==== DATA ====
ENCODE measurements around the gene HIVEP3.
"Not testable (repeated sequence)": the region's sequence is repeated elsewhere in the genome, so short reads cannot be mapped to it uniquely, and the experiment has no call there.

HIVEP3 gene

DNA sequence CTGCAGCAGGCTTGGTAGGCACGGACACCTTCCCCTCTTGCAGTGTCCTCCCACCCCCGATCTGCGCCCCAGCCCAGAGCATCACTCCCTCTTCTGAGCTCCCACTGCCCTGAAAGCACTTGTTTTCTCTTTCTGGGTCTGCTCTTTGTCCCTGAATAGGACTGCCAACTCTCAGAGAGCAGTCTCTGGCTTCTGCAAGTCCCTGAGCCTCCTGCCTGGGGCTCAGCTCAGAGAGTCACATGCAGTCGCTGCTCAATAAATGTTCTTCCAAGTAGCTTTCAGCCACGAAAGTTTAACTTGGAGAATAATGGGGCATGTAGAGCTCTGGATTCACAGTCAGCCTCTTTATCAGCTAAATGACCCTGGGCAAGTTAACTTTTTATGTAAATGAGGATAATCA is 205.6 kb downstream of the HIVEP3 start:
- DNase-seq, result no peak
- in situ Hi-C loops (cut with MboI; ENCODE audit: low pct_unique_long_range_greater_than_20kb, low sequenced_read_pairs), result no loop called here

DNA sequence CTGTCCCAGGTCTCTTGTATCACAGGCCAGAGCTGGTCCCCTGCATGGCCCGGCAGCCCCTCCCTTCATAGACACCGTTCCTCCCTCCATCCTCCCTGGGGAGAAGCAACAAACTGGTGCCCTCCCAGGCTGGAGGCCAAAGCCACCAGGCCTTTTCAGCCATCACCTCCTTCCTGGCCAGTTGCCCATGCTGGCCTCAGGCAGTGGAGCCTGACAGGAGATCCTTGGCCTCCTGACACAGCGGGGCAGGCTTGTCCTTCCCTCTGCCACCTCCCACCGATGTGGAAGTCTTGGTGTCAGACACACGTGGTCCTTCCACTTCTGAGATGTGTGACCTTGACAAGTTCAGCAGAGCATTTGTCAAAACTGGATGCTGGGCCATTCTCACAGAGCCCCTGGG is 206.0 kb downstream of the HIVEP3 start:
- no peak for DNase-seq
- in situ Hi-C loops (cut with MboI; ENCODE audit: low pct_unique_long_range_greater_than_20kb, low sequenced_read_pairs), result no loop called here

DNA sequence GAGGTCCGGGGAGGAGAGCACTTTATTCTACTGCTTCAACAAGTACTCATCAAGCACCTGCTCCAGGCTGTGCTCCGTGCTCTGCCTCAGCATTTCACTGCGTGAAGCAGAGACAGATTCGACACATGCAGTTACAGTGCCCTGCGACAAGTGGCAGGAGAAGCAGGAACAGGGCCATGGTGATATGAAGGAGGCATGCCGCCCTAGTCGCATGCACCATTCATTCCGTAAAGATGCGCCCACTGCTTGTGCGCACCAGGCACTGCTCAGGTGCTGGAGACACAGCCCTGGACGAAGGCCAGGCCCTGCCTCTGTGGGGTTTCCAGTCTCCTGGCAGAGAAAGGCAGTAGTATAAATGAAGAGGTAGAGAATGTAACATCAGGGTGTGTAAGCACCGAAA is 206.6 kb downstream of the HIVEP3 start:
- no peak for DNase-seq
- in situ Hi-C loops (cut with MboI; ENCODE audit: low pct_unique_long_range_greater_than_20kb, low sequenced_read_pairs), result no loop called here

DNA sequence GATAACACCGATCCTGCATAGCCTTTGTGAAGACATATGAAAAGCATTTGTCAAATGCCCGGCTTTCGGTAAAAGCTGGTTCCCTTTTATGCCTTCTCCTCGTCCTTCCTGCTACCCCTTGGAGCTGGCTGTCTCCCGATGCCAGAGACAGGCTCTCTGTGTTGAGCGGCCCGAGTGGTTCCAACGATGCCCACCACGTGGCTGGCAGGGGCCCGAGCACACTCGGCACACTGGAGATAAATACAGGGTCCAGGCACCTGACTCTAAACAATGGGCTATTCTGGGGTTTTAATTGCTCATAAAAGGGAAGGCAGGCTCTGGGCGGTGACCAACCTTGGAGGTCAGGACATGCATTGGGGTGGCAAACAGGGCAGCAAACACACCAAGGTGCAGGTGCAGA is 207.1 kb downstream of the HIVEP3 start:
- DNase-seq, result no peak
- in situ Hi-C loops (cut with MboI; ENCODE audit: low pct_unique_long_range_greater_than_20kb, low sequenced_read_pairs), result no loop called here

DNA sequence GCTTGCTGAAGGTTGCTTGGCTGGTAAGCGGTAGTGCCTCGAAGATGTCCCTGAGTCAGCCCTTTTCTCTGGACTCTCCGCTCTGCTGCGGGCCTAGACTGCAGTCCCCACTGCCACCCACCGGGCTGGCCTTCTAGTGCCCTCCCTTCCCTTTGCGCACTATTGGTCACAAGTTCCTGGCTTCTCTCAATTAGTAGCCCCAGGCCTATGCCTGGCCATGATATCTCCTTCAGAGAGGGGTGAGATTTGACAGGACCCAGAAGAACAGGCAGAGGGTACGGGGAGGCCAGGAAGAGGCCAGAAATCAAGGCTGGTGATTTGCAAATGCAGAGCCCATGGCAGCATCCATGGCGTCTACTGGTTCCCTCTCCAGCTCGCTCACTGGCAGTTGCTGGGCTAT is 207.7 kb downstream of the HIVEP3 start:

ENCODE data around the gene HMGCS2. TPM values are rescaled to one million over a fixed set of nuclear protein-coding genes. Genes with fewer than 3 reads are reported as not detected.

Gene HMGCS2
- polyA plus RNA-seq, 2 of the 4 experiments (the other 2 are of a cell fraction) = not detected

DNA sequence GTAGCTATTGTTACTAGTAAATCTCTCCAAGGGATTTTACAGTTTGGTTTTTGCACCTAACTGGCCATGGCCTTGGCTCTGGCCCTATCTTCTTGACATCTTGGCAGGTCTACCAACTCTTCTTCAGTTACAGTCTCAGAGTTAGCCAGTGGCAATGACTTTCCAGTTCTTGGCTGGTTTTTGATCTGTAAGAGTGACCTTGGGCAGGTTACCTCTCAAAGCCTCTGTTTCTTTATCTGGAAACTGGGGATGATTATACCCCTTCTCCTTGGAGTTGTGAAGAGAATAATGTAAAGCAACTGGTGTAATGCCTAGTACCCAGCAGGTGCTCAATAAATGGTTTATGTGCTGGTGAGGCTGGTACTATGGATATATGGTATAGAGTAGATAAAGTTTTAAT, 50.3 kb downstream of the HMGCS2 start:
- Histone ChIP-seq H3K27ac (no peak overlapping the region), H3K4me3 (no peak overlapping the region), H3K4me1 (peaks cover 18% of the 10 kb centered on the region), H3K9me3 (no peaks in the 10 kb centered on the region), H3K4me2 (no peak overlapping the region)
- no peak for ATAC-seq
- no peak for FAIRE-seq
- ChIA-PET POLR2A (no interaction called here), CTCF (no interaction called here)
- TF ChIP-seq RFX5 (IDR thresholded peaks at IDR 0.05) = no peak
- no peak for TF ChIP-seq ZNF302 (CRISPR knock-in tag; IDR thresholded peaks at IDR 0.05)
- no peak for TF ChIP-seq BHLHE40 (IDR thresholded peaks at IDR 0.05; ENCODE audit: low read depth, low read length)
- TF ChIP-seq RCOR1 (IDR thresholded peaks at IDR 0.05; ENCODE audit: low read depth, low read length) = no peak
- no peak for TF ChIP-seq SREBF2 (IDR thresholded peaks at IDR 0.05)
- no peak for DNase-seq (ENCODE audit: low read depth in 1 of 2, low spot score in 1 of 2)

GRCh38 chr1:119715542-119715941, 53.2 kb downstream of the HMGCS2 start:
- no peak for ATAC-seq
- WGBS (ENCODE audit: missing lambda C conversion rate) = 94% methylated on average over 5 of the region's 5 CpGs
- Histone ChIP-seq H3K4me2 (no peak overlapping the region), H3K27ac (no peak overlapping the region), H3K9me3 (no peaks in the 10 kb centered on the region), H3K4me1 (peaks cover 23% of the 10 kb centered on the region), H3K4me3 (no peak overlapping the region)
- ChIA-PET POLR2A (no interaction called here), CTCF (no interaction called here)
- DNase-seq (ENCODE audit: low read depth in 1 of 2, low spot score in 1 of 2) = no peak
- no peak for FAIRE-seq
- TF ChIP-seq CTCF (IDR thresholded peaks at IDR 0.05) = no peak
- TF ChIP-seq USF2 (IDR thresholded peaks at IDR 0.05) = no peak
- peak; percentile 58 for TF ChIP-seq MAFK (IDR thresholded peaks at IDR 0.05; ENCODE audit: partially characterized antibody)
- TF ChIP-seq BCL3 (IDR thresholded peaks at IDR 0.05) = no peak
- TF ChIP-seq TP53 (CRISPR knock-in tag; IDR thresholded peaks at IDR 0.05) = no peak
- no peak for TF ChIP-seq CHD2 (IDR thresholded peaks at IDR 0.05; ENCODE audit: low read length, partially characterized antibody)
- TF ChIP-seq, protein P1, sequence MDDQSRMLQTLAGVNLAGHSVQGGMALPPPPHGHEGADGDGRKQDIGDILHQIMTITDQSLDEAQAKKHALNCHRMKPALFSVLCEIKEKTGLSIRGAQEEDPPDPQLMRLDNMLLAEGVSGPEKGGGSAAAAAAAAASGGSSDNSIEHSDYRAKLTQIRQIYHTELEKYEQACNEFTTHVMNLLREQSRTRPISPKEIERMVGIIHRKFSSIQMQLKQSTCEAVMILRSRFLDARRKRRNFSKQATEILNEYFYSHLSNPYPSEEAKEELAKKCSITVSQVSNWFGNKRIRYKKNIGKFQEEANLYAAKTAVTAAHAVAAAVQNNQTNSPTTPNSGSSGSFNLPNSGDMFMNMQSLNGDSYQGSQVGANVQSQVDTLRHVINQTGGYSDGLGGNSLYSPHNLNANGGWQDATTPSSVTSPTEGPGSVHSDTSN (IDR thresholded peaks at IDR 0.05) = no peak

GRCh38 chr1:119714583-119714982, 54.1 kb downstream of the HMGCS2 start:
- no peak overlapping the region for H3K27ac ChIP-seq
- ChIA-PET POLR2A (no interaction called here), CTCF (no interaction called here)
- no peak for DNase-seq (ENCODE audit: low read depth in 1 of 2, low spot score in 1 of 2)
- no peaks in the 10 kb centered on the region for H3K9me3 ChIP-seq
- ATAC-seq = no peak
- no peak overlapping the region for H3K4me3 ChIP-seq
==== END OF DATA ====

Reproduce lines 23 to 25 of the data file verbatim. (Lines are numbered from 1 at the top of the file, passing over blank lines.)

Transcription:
- no peak for FAIRE-seq
- ChIA-PET POLR2A (no interaction called here), CTCF (no interaction called here)
- TF ChIP-seq RFX5 (IDR thresholded peaks at IDR 0.05) = no peak